Good Vampire Films: Frostbite
It’s been a hell of a long time since I’ve attempted one of these and that’s purely down to how many desperate vampire films I’ve seen. I know that vampires and vampire lore has been plundered throughout the decades, and that each new attempt has to give the mythology a modern twist, but is there anything out there more pathetic than the current romantic vampire idea propagated so eagerly by the likes of Twilight and True Blood? It’s an astonishingly inept take on the monster- a Vampire is a predator that feeds on human blood. He is not some sort of English fantasy figure. Therefore, I’ve taken it upon myself to root around in the genre to try to find some examples that are worth looking at. This time, it’s the mostly unheralded Swedish 2007 film Frostbite.
Frostbite isn’t exactly a horror film. There is the odd horror element to it, but really it’s a comedy. It’s also very funny. As with the utterly abysmal Orangutan of Doom candidate 30 Days of Night, the events of Frostbite occur in a place that isn’t going to see the sun for a month. In this case Lapland. Saga (Grete Havnesköld) and her mother Annika (Petra Nielsen) have moved because Annika has a new job working for genius geneticist Beckert (Carl-Åke Eriksson). Beckert appears to be developing a wonder drug which is then stolen by Jonas Karlström’s Sebastian. The drug is distributed at a party filled with horny teenagers that Annika is attending. Next thing you know, it’s transformed everyone that’s taken it into a vampire, while Annika strives to uncover Beckert’s secret. Saga, in the meantime is having to fend off the vampiric attention of Emma Åberg’s Vega, while the local cops are coming to terms with what to do with Sebastian.
This is a frequently hilarious film. I know that sounds completely nuts, given that it is ostensibly a vampire movie, but here the writers Daniel Ojanlatva and Pidde Andersson went for every vampire related comic idea that they could, and director Anders Banke really plays up the humour at every opportunity. There are many set pieces that are flat-out hilarious, including the police putting on their armour to deal with Sebastian, the disastrous dinner party while Sebastian is turning, and the confrontation between Vega and Saga. The comedy here comes from sight gags (shooting Sebastian in the head with a tear gas cartridge is flat out hilarious), comic situations (tripping out and talking to a dog) and some genuinely witty dialogue. Of the latter, I particularly like the exchange when Saga makes a cross to deal with Vega, only to be told she’s holding it the wrong way round, almost as much as I like the policeman’s “you use tear gas to deal with a pet killer? What do you use for a murderer, anti-aircraft guns?” As I say, the humour in this film is effective.
The acting, actually, is also pretty good. The female leads are both adorable and capable and Beckert is brilliantly played as a Mad Doctor by Eriksson. However, the real plaudits go to Karlström, who’s portrayal of useless junky douchebag Sebastian is bang on the money. The look of horror on his face when he eats his girlfriend’s pet rabbit is priceless, and he’s got a neat line in dumbfounded confusion that he gets to use whenever he has to swap dialogue with a dog. Incidentally, I see the dog was originally meant to be a vampire dog, but it’s never really followed through with, and there was also meant to be a Vampire plant.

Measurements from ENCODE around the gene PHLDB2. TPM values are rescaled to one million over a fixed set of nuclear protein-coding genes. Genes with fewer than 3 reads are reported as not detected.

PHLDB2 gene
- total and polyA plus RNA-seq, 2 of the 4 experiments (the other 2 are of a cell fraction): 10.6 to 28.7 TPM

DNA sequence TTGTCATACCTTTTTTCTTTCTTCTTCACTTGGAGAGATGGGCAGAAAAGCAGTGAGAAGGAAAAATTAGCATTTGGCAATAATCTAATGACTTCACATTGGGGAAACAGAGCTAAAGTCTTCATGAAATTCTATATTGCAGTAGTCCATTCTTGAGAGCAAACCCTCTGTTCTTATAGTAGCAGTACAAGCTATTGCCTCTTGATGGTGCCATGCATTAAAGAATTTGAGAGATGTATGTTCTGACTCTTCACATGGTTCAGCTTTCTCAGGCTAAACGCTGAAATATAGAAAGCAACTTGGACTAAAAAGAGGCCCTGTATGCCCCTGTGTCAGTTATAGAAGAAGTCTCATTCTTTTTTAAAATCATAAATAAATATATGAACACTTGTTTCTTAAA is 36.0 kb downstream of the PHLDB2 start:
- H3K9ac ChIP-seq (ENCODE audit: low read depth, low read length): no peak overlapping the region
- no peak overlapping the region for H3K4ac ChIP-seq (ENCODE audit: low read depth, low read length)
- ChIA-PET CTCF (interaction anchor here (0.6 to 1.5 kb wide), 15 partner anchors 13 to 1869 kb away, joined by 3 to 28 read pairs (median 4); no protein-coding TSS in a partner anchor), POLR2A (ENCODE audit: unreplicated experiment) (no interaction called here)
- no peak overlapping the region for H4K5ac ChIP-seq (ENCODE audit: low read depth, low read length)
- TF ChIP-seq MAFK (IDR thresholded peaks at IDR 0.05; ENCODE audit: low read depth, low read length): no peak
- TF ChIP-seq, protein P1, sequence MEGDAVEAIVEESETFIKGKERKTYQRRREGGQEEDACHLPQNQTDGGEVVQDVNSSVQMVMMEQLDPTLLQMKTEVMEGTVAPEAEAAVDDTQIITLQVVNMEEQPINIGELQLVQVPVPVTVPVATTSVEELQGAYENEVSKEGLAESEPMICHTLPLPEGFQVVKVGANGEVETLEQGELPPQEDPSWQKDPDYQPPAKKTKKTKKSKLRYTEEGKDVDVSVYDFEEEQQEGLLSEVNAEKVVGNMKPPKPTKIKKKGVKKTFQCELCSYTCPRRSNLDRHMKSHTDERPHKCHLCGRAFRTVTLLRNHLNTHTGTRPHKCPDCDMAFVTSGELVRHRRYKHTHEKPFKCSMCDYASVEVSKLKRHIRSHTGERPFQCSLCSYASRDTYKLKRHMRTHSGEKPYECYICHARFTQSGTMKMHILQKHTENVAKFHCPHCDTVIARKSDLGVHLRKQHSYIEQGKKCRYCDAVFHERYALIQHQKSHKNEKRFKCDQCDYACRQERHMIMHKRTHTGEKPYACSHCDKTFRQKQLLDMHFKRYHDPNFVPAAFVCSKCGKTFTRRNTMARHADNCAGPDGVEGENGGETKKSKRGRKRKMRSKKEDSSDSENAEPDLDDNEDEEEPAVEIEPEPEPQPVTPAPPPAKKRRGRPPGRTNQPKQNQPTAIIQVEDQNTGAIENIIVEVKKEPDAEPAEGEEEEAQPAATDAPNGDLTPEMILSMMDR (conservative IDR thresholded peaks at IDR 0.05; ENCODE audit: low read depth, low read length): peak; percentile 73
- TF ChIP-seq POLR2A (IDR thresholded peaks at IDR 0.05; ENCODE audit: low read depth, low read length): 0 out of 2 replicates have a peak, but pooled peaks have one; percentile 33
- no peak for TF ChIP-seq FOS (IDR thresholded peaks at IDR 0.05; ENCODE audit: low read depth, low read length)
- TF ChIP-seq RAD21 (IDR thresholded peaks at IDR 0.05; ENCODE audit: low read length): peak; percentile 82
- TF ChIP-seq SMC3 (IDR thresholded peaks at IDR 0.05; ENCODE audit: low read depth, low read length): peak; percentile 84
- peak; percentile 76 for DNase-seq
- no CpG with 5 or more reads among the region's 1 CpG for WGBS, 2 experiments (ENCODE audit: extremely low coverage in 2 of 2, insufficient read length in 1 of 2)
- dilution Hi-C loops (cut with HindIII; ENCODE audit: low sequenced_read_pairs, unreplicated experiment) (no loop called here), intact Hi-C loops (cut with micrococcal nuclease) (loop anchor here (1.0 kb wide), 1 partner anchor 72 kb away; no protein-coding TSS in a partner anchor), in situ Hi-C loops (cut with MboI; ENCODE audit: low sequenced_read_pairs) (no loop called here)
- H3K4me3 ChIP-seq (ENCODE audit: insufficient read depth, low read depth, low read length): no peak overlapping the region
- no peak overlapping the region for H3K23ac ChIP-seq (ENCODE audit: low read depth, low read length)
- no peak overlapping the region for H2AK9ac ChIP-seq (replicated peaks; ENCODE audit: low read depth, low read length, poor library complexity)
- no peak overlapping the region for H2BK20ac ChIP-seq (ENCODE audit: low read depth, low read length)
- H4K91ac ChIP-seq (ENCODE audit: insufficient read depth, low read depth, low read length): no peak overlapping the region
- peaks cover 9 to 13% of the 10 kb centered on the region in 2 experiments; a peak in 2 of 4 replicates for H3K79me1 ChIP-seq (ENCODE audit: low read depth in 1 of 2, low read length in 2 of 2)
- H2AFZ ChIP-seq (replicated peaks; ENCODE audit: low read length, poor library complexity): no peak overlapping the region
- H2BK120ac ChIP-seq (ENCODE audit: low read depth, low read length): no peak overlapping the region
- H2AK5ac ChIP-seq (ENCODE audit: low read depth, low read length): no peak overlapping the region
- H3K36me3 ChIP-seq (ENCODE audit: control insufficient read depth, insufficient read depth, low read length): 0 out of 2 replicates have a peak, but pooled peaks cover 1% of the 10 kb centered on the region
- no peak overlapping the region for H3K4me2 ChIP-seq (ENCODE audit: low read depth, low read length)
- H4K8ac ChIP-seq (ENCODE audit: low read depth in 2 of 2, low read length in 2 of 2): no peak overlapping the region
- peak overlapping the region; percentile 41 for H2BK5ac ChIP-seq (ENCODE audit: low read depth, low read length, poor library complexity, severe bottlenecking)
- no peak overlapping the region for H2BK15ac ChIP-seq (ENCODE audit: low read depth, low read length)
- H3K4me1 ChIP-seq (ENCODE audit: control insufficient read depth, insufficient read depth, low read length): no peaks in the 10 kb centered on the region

The thing is, though, that Frostbite is billed as Horror-comedy, and it just isn’t scary. There are a few reasons for this. Firstly, it uses “predator vision” at the beginning to signify a vampire stalking it’s prey. I’m sorry to say this, but I really want this device retired, it’s looking tired, inept, and creatively bankrupt. Secondly, although it is Lapland and pitch black all the time, the film primarily takes place inside clean, well lit environments. There’s no attempt made to utilise the location for fear. It actually makes no sense at all to set it above the Arctic Circle- all the events of this film could quite easily take place at night. Finally, and this is the big no-no for Horror in Frostbite, it’s plagued with useless CGI. I’m now of the opinion that if I had the power to do so, I would ban CGI from Vampire films. The blood effects are well done, but the transformation into a vampire and the vampire effects in general are all done with CGI and are all terrible. Sebastian’s face in the mirror leaping to mind. Still, it’s almost de rigueur nowadays for me to whinge about lacklustre CGI in a horror film, so is to be expected.
Overall, I haven’t enjoyed a Vampire film as much as Frostbite in a hell of a long time. This is a smart, gory and frequently hilarious take on the Vampire myth. It absolutely thrashes 30 Days of Night, and it’s inevitably going to be remade within the next few years. Interestingly, Frostbite is the first ever Swedish Vampire film, and so can be thanked for kick starting them- and given that Sweden followed this good film with a truly great one, that’s not to bad a claim. All in all, I give Frostbite a well deserved 3 Changs out of 4. Recommended.
I’m still trawling through Vampire films, so when I find another good one, I’ll return to this series. There’s just so much shit out there though.